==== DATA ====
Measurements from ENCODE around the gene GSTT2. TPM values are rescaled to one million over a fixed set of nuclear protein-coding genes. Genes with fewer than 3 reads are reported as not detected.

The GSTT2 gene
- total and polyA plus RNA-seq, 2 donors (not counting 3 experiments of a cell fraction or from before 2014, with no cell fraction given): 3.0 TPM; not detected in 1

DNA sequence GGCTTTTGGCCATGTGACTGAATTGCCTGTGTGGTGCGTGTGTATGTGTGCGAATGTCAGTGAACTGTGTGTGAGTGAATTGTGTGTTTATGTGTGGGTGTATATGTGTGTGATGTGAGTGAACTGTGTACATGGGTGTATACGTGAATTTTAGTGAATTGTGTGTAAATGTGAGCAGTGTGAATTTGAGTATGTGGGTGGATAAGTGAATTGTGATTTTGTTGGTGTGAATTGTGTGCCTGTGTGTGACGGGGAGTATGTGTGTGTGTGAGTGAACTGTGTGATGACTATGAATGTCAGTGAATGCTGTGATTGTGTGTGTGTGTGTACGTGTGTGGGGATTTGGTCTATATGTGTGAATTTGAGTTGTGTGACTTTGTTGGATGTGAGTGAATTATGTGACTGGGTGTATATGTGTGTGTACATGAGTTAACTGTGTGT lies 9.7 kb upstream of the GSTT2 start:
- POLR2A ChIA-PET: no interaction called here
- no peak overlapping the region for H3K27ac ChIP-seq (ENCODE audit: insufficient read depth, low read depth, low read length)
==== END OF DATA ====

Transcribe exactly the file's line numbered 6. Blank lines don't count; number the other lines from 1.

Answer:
- no peak overlapping the region for H3K27ac ChIP-seq (ENCODE audit: insufficient read depth, low read depth, low read length)